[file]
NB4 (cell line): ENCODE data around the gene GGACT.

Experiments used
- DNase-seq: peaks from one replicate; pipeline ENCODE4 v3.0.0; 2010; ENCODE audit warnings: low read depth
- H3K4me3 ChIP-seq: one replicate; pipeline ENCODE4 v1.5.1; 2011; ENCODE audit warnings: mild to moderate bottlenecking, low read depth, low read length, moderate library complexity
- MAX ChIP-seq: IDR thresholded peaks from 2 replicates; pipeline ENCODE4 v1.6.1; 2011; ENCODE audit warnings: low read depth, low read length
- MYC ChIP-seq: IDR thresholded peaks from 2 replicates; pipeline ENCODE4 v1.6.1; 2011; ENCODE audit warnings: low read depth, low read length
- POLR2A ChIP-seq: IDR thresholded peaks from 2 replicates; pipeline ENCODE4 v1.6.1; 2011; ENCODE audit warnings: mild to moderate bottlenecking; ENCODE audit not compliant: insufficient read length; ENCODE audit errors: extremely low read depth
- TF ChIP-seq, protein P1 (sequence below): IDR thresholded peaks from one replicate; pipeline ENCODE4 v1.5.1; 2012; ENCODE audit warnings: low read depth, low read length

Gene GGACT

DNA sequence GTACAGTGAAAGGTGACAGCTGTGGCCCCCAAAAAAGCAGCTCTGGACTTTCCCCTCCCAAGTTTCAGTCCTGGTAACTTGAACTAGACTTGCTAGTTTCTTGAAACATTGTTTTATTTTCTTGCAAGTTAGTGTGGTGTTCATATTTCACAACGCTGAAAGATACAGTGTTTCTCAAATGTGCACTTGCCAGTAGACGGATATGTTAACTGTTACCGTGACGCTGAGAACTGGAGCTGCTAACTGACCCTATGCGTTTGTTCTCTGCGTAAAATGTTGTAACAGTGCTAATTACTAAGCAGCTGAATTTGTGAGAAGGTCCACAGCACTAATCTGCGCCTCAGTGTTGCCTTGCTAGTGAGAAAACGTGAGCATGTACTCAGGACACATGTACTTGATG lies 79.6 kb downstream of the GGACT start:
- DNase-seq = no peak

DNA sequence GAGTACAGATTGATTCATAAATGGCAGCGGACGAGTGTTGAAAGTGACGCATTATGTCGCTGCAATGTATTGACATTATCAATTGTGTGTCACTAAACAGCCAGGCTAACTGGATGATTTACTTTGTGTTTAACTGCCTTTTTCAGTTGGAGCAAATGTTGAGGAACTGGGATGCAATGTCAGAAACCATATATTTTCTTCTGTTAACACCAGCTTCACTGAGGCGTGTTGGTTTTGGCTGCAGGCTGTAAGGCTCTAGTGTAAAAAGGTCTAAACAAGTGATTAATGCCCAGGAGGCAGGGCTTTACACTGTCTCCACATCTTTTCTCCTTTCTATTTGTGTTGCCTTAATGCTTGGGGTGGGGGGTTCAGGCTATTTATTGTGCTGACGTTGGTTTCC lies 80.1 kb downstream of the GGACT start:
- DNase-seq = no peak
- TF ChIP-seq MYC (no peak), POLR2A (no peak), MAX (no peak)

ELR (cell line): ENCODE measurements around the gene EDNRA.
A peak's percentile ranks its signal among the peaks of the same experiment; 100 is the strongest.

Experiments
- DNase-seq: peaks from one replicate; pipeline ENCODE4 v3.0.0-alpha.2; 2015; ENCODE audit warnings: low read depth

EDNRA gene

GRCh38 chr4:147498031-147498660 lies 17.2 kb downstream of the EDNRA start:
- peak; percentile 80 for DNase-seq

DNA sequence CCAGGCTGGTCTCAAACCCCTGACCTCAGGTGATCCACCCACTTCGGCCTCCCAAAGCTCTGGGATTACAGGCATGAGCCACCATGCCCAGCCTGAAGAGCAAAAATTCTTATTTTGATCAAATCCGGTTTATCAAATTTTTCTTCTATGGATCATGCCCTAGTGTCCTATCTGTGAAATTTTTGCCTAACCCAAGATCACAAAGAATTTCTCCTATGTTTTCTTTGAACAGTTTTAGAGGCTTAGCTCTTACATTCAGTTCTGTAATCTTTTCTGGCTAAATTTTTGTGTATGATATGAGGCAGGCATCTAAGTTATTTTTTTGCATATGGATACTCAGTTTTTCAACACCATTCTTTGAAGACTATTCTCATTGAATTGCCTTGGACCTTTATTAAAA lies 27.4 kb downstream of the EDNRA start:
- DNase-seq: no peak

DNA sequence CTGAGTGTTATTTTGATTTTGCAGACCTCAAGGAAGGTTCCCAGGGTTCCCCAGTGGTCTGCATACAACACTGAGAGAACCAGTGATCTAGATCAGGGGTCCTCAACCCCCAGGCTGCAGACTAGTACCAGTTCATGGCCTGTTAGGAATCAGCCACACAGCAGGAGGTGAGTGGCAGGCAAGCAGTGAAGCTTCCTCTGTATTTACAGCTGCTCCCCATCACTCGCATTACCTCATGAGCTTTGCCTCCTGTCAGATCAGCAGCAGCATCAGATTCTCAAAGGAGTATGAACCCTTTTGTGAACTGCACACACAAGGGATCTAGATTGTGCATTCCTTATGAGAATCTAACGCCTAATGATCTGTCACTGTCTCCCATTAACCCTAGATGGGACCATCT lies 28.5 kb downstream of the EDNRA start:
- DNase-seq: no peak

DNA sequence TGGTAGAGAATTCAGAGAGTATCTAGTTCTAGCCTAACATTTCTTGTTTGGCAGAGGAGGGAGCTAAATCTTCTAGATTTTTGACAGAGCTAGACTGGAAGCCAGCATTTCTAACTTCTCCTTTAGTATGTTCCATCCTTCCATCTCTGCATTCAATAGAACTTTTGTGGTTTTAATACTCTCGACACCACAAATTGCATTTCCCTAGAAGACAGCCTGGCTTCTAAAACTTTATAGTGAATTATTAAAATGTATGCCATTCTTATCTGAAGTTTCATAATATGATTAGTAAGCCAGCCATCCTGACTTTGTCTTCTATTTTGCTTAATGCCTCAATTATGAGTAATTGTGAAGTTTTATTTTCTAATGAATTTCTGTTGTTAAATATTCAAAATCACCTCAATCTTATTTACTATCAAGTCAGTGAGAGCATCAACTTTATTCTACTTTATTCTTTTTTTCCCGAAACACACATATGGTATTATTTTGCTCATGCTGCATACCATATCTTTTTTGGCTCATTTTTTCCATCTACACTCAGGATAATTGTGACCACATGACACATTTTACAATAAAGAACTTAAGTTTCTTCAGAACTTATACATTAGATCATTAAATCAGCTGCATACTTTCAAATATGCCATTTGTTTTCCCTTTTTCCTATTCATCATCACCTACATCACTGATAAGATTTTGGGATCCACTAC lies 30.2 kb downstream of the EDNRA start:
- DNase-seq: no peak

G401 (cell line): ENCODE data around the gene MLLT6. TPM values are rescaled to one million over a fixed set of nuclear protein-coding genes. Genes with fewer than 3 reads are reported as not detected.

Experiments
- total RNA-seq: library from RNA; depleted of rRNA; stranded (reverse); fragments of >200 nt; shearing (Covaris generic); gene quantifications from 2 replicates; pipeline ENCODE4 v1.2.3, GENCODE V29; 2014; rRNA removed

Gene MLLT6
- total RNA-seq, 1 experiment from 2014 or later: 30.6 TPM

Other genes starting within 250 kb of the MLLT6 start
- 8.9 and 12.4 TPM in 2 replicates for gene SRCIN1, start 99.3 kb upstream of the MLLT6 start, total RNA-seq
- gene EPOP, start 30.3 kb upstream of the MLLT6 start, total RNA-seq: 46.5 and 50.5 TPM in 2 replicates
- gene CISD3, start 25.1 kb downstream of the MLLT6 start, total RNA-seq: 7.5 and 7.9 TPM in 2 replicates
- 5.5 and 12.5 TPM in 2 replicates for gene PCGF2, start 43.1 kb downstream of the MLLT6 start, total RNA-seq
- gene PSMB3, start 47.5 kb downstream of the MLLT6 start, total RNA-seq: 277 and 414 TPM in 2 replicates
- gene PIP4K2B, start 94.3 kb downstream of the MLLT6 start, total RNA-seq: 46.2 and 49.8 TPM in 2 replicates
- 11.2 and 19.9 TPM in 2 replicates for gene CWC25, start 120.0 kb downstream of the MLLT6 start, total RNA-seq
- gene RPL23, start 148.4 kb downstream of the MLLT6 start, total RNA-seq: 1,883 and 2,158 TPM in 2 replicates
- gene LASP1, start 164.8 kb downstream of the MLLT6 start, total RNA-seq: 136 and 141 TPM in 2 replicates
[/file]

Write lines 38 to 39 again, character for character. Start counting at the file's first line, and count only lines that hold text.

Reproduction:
- gene PSMB3, start 47.5 kb downstream of the MLLT6 start, total RNA-seq: 277 and 414 TPM in 2 replicates
- gene PIP4K2B, start 94.3 kb downstream of the MLLT6 start, total RNA-seq: 46.2 and 49.8 TPM in 2 replicates